Nobody's perfect. But many experts say the trouble with so much formal retirement planning is that people think it must be done once and done perfectly. By the time you even begin to think about leaving your career, you might think you should’ve already stashed away a million bucks. But that's not necessarily true.
Retirement planning is a process, not an event. Your retirement plan will require regular tweaking along the way. Such tweaks can help ensure that you have reasonable and achievable savings goals linked to a sound strategy. Online IRA calculators can help you project your earnings at any given point during the process. "It all depends on your age and situation," says John Papa, president of Diversified Planning Strategies, in Caldwell, New Jersey. "It's okay to start out by saving smaller amounts, and to not have a grand plan. The key is to begin thinking about how you can find ways to save more. You don't have to do it perfectly—saving anything is better than saving nothing."
Even just beginning the planning process is helpful because it can provide insights into how saving even a little bit each month can yield tremendous returns down the line. "We tell our clients to use [IRA calculators] to get started looking at the future value of their money," Papa told us. "Plug in the amount of money you want to contribute per year, the interest rate and the number of years you have until you think you'd like to retire." The results can be powerful.
Sites like CalculatorSoup and Bankrate.com offer helpful IRA calculators, and Ally Bank has IRA calculators for our IRA products as well. "For example," Papa said, "I just did a calculation for a 30-year-old, contributing $5,000 to an IRA each year, or about $208 per paycheck. Assume that earns an average 5 percent rate of return for 35 years, and by age 65, that person would have $451,601." That kind of math can be very motivating.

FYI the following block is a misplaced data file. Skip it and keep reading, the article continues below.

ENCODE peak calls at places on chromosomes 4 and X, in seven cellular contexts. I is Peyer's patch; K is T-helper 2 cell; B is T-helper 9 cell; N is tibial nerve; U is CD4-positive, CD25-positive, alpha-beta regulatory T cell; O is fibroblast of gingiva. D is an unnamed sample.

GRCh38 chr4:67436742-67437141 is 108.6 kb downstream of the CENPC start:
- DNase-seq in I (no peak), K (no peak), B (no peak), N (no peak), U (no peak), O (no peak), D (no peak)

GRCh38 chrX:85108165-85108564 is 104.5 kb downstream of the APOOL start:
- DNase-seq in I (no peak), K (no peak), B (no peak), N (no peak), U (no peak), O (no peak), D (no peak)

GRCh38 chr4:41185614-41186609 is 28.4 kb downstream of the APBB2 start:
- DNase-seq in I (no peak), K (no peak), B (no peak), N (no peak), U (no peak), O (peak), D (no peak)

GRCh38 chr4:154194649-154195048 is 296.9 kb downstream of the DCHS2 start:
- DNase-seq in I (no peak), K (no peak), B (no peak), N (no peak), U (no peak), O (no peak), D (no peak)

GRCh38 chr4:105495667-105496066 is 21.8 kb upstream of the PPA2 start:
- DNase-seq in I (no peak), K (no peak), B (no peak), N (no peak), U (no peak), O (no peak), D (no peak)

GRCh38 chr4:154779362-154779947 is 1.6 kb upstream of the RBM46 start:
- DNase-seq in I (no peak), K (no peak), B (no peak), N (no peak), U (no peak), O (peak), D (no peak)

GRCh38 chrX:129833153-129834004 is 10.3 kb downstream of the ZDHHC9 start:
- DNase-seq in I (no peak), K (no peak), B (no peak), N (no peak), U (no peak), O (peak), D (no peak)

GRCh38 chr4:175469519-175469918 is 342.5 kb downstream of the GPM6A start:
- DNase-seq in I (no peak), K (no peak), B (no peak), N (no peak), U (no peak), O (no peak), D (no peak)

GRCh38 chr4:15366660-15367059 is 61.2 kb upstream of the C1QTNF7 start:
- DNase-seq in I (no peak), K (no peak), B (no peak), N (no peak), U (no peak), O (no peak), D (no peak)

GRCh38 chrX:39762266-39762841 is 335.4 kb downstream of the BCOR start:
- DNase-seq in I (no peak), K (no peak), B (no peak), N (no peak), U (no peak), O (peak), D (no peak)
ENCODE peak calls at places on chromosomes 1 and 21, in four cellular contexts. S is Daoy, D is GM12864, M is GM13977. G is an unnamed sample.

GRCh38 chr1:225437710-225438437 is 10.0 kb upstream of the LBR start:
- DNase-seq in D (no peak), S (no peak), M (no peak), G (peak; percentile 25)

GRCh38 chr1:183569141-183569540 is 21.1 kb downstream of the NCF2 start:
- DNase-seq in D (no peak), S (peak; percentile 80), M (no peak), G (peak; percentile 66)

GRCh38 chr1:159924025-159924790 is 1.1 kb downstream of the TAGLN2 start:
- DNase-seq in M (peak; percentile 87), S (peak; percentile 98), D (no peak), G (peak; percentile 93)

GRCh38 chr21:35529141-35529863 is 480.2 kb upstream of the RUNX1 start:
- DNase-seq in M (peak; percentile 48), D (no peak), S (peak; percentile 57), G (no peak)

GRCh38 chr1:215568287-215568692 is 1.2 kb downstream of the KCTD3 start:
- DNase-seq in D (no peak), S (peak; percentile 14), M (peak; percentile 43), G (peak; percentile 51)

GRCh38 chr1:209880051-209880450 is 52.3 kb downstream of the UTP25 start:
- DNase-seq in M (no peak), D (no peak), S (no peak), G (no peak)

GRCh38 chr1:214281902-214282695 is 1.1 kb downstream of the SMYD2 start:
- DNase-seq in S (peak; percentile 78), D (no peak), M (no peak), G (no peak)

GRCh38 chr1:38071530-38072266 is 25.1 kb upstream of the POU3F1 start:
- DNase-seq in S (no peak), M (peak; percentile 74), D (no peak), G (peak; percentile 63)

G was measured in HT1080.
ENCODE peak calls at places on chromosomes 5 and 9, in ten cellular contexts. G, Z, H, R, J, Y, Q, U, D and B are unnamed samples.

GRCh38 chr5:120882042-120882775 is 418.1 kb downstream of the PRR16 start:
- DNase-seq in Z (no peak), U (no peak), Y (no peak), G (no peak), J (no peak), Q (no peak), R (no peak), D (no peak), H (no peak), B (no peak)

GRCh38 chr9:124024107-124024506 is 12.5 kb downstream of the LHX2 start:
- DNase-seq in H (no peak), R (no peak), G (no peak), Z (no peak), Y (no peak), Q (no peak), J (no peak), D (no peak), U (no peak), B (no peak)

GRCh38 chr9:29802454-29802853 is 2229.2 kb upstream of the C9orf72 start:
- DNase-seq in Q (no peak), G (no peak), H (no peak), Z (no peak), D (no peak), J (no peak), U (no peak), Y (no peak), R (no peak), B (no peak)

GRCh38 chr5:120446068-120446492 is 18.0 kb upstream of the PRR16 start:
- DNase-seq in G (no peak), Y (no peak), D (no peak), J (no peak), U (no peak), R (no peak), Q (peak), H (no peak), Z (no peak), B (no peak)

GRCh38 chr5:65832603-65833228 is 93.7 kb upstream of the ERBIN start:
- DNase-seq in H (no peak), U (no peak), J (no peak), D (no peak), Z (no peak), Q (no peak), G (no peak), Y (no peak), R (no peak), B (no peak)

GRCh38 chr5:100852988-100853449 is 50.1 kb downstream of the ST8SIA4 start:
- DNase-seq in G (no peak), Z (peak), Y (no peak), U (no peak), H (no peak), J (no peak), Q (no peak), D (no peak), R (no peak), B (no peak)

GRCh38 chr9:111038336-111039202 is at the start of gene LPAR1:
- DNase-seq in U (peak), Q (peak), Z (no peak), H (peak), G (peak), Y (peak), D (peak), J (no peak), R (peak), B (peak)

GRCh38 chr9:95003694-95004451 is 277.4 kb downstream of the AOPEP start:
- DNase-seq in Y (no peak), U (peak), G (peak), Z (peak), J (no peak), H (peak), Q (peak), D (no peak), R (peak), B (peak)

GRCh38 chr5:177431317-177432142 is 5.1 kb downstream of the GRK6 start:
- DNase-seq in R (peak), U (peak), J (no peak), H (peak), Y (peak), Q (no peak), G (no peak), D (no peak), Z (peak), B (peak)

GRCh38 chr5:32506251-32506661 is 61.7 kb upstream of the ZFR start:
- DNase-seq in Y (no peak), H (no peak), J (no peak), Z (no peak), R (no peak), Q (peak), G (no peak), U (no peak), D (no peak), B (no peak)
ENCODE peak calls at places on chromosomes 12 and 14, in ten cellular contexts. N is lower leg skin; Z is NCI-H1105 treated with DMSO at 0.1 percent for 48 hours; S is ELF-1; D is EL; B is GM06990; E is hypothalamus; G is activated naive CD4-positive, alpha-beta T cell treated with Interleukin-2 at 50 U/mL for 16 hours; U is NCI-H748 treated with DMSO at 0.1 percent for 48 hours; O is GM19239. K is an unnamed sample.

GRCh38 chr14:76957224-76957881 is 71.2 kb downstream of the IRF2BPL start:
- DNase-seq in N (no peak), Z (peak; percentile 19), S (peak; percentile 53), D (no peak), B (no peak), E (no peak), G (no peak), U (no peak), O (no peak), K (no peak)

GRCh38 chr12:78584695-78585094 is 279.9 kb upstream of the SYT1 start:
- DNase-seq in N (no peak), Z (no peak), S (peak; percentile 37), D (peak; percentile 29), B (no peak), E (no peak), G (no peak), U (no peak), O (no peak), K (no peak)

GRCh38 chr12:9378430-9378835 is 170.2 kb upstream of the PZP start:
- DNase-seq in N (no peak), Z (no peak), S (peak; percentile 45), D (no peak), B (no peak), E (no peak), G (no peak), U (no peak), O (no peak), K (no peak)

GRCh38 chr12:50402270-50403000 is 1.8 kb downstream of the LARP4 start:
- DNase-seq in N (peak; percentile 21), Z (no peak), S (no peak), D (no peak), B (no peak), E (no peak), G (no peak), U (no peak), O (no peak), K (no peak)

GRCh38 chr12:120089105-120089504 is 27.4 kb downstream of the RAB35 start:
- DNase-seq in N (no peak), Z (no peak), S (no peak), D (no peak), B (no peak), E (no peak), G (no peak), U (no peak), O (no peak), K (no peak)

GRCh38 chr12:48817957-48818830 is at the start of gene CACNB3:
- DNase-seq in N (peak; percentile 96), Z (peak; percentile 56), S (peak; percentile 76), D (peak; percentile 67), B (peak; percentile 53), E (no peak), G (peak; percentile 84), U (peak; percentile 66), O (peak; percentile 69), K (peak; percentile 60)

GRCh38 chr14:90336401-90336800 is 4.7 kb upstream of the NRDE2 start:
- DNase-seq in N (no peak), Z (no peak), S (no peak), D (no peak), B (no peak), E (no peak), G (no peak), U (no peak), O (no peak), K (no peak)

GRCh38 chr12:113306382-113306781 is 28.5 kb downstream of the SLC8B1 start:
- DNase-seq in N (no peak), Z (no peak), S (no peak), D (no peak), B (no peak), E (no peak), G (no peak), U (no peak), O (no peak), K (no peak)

And running the numbers through an IRA calculator may make people less likely to make one of the biggest retirement planning blunders: Cashing out a 401(k) when they leave a job. "Because they think it's such a small amount," they make that mistake according to Papa. "But not only do they have to pay taxes on it and a penalty, they lose the chance to have it grow over the years ahead."
Ally Bank Is Here to Help.
Ally Bank has IRA products that can help you meet your goals with just the kind of flexibility that smart retirement planning requires. For example, with the IRA Raise Your Rate CD, you have the option of a one-time rate increase if our 2-Year CD rate goes up; you have the option to increase your rate twice (two times) if our 4-Year CD rate goes up.
Learn more at Allybank.com or call live, 24/7 customer care at 877-247-ALLY (2559).